THE DEPARTURE aka ODEJSCIE Odejscie
Language: Japanese, with English captions
Release Date: 13 October 2017 (USA)
Director: Lana Wilson
Writers: David Teague, Lana Wilson
Opens this Friday, October 13 at the Metrograph Theater
[Pictures courtesy Matson Films]
THE DEPARTURE aka ODEJSCIE is Director Lana Wilson’s sublime visual journal about an internationally known motorcycle-riding Rinzai Zen priest who, so to speak, is a virtual one-man suicide prevention hotline in Japan.
That is, those whom he counsels can reach him, a committed husband and father of a young boy, anytime day and night – and they do by text messaging, cell phone, email and participating in retreats at his Buddhist temple. They describe the self-destruction they are doing or planning. He listens and responds. Ittetsu Nemoto, 44, has helped many to avoid killing themselves, yet, he is there, and has been there, to provide succor if they choose to die by their own hands. And he is no Jack Kevorkian engaging in assisted suicides.
THE DEPARTURE’s cinematography is so exquisite and poetical that it can overcome anticipated angst and anxiety that might make potential audiences hesitant or shy away from a movie that is unflinchingly about Nemoto’s mission of dealing with the grim side of life. Wilson is there but her cameras are so unobtrusive it’s as if she isn’t there and the audience is the real fly on the wall.
“We are given life without choice, and have to struggle along the path to death,” Ittetsu Nemoto says in one of the film’s few narrated scenes. For that struggle “along the path to death,” Ittetsu Nemoto created the departure. “The goal is for you to experience the departure,” he tells new visitors at his Buddhist temple in Gifu Prefecture, Japan, explaining, “we are holding this retreat for you to find out what it means to die, how you will feel departing from this world.”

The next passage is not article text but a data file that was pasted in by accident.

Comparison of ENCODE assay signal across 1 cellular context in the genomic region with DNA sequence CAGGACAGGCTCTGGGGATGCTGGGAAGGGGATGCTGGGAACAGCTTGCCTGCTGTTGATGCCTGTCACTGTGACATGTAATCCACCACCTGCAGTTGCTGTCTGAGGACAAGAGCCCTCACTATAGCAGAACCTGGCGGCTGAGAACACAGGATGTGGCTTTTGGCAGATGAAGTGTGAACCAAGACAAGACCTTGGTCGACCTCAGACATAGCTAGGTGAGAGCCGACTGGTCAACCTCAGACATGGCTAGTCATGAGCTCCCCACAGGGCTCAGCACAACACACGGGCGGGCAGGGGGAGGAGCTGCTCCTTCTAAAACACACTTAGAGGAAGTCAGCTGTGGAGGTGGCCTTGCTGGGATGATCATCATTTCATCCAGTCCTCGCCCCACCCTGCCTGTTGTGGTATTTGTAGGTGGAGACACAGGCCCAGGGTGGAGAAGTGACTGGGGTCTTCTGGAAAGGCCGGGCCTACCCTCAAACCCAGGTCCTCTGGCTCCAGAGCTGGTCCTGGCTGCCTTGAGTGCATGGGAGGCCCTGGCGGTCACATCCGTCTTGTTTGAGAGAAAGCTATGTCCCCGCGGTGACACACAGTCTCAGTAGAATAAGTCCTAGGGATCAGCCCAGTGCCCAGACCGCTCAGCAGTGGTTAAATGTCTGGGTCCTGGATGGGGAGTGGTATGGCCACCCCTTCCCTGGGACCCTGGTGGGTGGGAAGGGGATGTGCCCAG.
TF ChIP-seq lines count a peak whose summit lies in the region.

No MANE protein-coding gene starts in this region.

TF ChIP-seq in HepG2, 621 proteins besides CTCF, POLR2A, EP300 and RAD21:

At his retreats, visitors write a bucket list of nine essentials important to them. They write them in threes on slips of paper: Three things they consider important, three people close to them and three things they would like to try. They subsequently eliminate items until they’re down to one which they also throw away. “Now, you’ve lost everything. This is death,” he says at the final elimination.
Wilson shadowed Ittetsu Nemto through his daily routines. It becomes clear eventually that he is in the grips of self-destruction behavior just like the minions for whom he provides succor. His family suffers. He helps others but he can’t help himself. There is a real punch, an epiphany, at the end of the movie as he meets with a new group of visitors and they’re creating their bucket list. I gasped at that epiphany. There will be no audience spoiler here.
Gregg Morris can be reached at firstname.lastname@example.org